One experimental way to resolve the nucleus/cytoplasm issue is cross species nuclear transfer to enucleated eggs. This has not proved possible with mammals, but has been successful with fish. Enucleated goldfish eggs transplanted with nuclei from carp eggs develop with the outward appearance of the donor carp, but with a vertebral number (26 to 31) consistent with goldfish (26 to 28) rather than the genomic DNA donor carp (33 to 36). We assume that when two dynamic attractors are placed in a common environment, as in the case of the zygote, that they will “synchronize” as, for example, with Huygens’ clocks. Therefore, we argue that biology can explain inheritance on the basis of a sound foundation in the appropriate physics, without resorting to mechanistic narratives involving genes.

Furthermore, work in the 1970s demonstrated that enucleated HPRT-competent (HPRT is an enzyme whose absence causes the awful Lesch-Nyhan syndrome, an inborn error of metabolism-RL) fibroblasts in vitro could correct HPRT deficiency in fibroblasts with an intact nucleus, by transferring molecules via gap junctions, without the need for protein synthesis. In addition, erythrocytes (red blood cells) dispose of their nuclei at the last stage of differentiation, but retain, for example, the circadian rhythm function for their lifetime.

In fact, the evidence clearly points to routine cellular function (apart from cell division) and regulation in somatic cells being a matter for proteins without the intervention of genes. If, for example, the dark/light rhythm changes (travel over a few time zones) then intervention involving new transcription to adjust the circadian rhythm does occur, but otherwise circadian rhythm is taken care of by protein chemistry, as has been demonstrated in vitro.

If you have read as far as this, you are no doubt wondering about the plethora of experimental evidence for the action of genes that has accrued since Mendel experimented with pea plants in the monastery garden in the mid 1800s. It is impressive, but how complete is it and what does it really explain?

The American geneticist Richard Lewontin drew attention in 1974, in a book on population genetics, to the fact that all experimental geneticists since Mendel had studied very marked, i.e., easily measured, traits, such as flower color. He identified the following paradox “what is measurable is not interesting and what is interesting is not measurable.” We suggest that these marked traits are rather special and they often do associate with gene sequences, but the association is not causal. A correlation or association as such does not reveal driving forces of ensuing effects. Key here is the thorny issue of protein folding.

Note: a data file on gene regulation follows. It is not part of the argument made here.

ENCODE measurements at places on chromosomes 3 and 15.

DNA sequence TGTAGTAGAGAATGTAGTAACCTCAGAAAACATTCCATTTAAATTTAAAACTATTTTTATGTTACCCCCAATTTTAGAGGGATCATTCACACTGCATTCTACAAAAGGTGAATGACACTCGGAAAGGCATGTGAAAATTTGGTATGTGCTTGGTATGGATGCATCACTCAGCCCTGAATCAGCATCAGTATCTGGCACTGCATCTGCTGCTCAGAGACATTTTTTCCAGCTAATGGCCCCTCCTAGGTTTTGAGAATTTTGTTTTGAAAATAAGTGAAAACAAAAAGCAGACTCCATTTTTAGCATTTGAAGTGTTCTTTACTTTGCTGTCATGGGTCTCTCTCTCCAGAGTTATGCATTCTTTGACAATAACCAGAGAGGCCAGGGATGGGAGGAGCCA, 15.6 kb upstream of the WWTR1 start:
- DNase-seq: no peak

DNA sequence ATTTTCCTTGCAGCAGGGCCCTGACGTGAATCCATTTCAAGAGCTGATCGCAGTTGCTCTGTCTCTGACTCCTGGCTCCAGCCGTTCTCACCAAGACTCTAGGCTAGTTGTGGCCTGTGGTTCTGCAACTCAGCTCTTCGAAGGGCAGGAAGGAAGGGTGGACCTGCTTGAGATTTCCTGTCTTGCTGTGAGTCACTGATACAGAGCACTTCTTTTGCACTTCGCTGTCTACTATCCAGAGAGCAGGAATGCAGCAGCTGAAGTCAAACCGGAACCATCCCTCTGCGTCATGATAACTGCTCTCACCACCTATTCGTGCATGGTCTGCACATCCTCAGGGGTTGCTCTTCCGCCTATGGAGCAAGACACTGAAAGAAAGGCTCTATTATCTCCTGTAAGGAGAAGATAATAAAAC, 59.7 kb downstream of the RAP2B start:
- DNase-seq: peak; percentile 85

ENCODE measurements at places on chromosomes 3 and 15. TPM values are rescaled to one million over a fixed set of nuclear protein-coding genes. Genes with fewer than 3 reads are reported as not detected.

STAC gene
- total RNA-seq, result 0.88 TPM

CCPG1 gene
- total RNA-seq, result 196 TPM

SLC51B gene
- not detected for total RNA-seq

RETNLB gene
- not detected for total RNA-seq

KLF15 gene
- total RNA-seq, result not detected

An important step in the Central Dogma (DNA encodes RNA encodes protein-RL) is the folding of the peptide to form the protein, which can become biologically activated and contribute, as a component of the attractor, to phenotype.

Anfinsen’s dogma, derived from experiments with the enzyme ribonuclease, says that the amino acid sequence of the peptide dictates the folding. Were that true the “protein folding problem” would have been understood by now. In fact, predicting the folded structure is still an unsolved problem and according to Arto Annila that is because the folding process is a dissipative (energy consuming) non-determinate process. It is non-determinate because of the involvement of the environment in which the folding takes place.

An extreme example is the involvement of chaperone proteins, which provide an environment favoring a specific folding. Therefore, we have the possibility that a single amino acid sequence, as a peptide, dictated by a gene coding sequence, can fold into more than one protein and therefore perform more than one biological activity: the determinate relationship between sequence and biological function, crucial to the Central Dogma, is violated. It is, of course, also violated by the several ways in which a single multi-exon gene sequence can be spliced to produce several peptides.

Another aspect of the physics of dissipative systems is the role of symmetry breaking and the consequent emergence of new properties. Symmetry breaking may sound obscure, but it is a simple concept.